* Q4 GDP shrinks 0.5 pct, first quarterly drop since Q3 2009
* Growth probably flat excluding snow impact - stats office
* Government says won’t turn back on austerity programme
* Markets back off early rate rise expectations
By Christina Fincher and David Milliken
LONDON, Jan 25 (Reuters) - Britain’s economy unexpectedly shrank in the last three months of last year, prompting warnings of a grim 2011 as the government embarks on the deepest spending cuts in a generation.
The figures also complicate life for the Bank of England, which has come under fire for failing to keep a grip on inflation but which will be reluctant to raise interest rates when the economy is so weak.
Finance minister George Osborne said the shock 0.5 percent contraction would not derail his austerity plans, blaming the drop in output on the harshest December weather on record.
But even without the heavy snow, the economy would have struggled to register any growth, according to the Office for National Statistics.
Evidence that Britain’s economy was in trouble even before the bulk of the budget austerity kicks in shocked financial markets, braced for growth of between 0.1 and 0.6 percent.
January’s rise in value-added (sales) tax will only add to the economic headwinds, making a bounce back at the start of 2011 unlikely.
“This is a horrendous figure. An absolute disaster,” said Daiwa economist Hetal Mehta.
“It seems that the economy is incredibly vulnerable. And with the fiscal tightening yet to fully bite, we have to brace ourselves for a bumpy ride.”
The sharp reversal from growth of 0.7 percent in the third quarter and 1.1 percent in the second sent the pound tumbling more than a cent against the dollar GBP=D4.
European shares and commodity prices also fell as the data disappointment reverberated beyond Britain, the first G7 country to report Q4 GDP numbers.
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For graphic on GDP and inflation: r.reuters.com/syp67r
The figures both challenge the viability of the government’s austerity plan and leave ministers hoping the central bank will be able to keep monetary policy loose and help deliver growth.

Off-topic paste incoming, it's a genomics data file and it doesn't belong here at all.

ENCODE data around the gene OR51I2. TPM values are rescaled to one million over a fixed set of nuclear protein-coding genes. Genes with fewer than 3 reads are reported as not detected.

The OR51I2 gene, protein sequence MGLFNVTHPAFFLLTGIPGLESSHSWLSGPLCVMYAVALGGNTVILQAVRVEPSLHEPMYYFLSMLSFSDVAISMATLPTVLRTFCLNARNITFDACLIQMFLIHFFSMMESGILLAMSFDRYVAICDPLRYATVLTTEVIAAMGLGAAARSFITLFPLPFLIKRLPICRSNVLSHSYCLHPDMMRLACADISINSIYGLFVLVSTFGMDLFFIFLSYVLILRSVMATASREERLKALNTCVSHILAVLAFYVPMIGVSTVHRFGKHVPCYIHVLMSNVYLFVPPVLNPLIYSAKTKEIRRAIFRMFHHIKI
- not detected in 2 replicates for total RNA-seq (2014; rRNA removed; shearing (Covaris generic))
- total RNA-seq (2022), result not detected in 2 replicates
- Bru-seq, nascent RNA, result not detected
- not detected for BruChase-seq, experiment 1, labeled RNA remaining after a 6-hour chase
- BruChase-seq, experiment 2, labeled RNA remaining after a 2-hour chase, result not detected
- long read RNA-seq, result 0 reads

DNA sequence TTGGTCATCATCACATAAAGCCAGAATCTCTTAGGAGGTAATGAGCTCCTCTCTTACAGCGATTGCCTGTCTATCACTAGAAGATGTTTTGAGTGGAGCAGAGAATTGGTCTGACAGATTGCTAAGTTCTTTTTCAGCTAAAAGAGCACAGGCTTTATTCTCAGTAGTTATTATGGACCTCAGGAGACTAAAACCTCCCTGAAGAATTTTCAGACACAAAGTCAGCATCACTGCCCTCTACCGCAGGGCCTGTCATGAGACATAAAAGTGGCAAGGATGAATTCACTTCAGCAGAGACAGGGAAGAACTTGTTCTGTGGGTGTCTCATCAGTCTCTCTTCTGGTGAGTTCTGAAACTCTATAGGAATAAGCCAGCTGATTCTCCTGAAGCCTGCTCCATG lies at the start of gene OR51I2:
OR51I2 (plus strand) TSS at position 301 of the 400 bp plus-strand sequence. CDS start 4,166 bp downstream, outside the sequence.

“There is no question of changing a fiscal plan that has established international credibility on the back of one very cold month,” Osborne said.
“One of the advantages of having a credible fiscal plan is it gives the Bank of England the freedom -- and it’s independent in making these choices -- to keep interest rates lower for longer,” he later told BBC radio.
Some economists, however, have warned of “stagflation” and Ed Balls, opposition Labour’s finance spokesman, criticised the government’s policy of “slamming on the brakes”.
“We always need to keep this economy moving, keep it growing,” he told the BBC. “There is a plan B, there’s a better way to do this.”
With UK inflation almost double the Bank of England’s 2 percent target, the bank in turn is under growing pressure to raise interest rates to stop expectations of high price growth bedding down for years to come.
Stagflation, a term to describe a toxic combination of moribund growth and rising prices, was coined in the 1970s when inflation in Britain rose well into double-digits.
At 3.7 percent, UK inflation is far from historic peaks but well above U.S. levels of 1.5 percent and euro zone inflation which has only just ticked above the European Central Bank’s 2 percent comfort ceiling.
Construction and service sector output both posted big quarterly falls, the former dropping by 3.3 percent to record its biggest quarterly decline since the start of 2009 when Britain’s economy was deep in recession.
Although the data is backward looking, economists said it highlighted how vulnerable growth was to negative shocks.
The June short sterling contract leapt 14 ticks -- its biggest one-day gain since last June’s Budget as investors took their bets on a May rate hike off the table.
British interest rates have stood at a record low 0.5 percent since March 2009, when the BoE turned monetary stimulus up to full throttle to deal with the recession.
“I think the data really confirms the idea that, given the headwind the economy is facing, that this monetary stimulus is still required,” said Stuart Green, economist at HSBC.
IMF forecasts released before the GDP data suggested Britain’s economy would grow 2 percent in 2011, more slowly than both Germany and the United States. Analysts said even that now looked optimistic. (Additional reporting by Fiona Shaikh and Mohammed Abbas) (Editing by Mike Peacock and Patrick Graham)